SLENDER GULPER SHARK
A rare unsubscribed shark found in the Bahamas
Family: Centrophoridae – Gulper Sharks
Species: sp. B
Common Name– Dogfish Sharks
Common Name– Gulpher Sharks
Species– sp. B
Status: IUCN Red List NOT EVALUATED
Average Size and Length: A mature female Slender Gulper shark has been recorded at 100 cm (3.3 feet), and the longest so far at 105 cm (3.5 feet).
Average Weight: The mature female Slender Gulper shark was recorded at 4.7 kg (10.4 pounds). Another mature female was recorded at 7.4 kg (16.3 pounds).
Current Rare Mythical Sightings: Cat Island, Bahamas.
Teeth and Jaw: The teeth in the upper jaw differ than the teeth in the lower jaw. The upper teeth have triangular, narrow and smooth-edged cusps that become increasingly oblique toward the corners of the mouth. The lower teeth are larger and have oblique, smooth-edged cusps notched on their outer margins and interlocking bases.
Head: The snout of the Slender Gulper shark is long, flat and somewhat slender. The eyes are large and green, and are much closer to the tip of the snout than the first gill slit.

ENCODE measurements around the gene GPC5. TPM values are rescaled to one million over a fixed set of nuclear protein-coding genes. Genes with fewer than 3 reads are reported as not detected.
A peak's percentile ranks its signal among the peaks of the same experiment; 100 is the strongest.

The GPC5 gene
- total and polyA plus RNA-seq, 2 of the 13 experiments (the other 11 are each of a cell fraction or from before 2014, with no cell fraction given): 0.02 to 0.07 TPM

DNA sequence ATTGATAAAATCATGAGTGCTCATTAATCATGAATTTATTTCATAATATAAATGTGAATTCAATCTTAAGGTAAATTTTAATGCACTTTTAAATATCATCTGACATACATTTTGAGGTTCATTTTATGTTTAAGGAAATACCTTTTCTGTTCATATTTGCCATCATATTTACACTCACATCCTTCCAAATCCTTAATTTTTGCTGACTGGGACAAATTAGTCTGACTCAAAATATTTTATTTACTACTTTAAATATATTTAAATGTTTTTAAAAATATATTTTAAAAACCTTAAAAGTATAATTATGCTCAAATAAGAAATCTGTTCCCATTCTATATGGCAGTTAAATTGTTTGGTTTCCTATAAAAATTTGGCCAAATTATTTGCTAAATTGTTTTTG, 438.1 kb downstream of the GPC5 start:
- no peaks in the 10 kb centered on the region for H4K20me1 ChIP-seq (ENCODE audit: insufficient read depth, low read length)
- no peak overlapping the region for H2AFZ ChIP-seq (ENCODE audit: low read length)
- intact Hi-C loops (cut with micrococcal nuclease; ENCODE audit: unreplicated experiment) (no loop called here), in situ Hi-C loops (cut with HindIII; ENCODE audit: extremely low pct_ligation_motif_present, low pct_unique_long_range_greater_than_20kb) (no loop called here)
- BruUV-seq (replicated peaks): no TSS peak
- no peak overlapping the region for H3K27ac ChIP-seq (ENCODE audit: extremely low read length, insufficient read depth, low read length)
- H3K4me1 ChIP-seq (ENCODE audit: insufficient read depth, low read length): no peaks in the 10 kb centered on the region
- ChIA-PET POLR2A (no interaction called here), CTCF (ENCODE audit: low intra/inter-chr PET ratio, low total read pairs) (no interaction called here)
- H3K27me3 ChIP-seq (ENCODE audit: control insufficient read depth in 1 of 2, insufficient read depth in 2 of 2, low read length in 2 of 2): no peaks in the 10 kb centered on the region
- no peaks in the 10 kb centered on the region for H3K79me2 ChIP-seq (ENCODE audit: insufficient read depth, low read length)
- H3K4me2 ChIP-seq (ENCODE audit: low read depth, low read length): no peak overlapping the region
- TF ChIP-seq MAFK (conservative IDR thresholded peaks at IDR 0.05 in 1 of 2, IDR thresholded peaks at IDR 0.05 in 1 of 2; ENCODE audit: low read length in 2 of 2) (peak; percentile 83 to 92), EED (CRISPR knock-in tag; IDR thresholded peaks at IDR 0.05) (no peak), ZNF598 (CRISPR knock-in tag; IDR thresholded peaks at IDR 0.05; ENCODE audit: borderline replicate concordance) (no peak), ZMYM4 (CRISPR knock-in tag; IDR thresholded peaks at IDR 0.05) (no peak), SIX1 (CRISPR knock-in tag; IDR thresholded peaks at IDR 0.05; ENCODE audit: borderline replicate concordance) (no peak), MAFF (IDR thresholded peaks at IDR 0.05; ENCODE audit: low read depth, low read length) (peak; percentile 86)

Denticles: The dermal denticles are wide-spaced and do not overlap. They are almost leaf-shaped to block-shaped.
Tail: There is a shallow notch in the postventral caudal fin margins of the adults. The lower lobe appears long.
Demographic, Distribution, Habitat, Environment and Range: The five specimens of the Slender Gulper shark have been recorded off the Bahamas. One particular location is Cat Island. The full range of the Slender Gulper shark is not yet known; we do not know how far around the Caribbean this shark spans.
Ram-Suction Index: Not evaluated.
Aesthetic Identification: The Slender Gulper shark is brown to grey-brown dorsally, and lighter ventrally. The fin webs are dusky. The tips of the fins are darker than the body, and the tips of the dorsal fins and caudal fins have a white lining. The interdorsal space is much longer than the length of the head. The anterior margin of the pectoral fins is as long as the distance from the tip of the snout to the spiracle. The first dorsal fin is long and high. The second dorsal fin is not quite as high as the first. The second dorsal fin originates over the rear margin of the pectoral fins. Both dorsal fins have spines. The rear pectoral fin tips are narrow, angular and elongated. There is no anal fin.
Biology and Reproduction: Unknown, but presumably ovoviviparous.
Behavioral Traits, Sensing and Intelligence: Unknown.
Shark Recorded Attacks on Humans: Not a threat to humans.
Reference: Castro, J. (2010). The sharks of north america. Oxford University Press.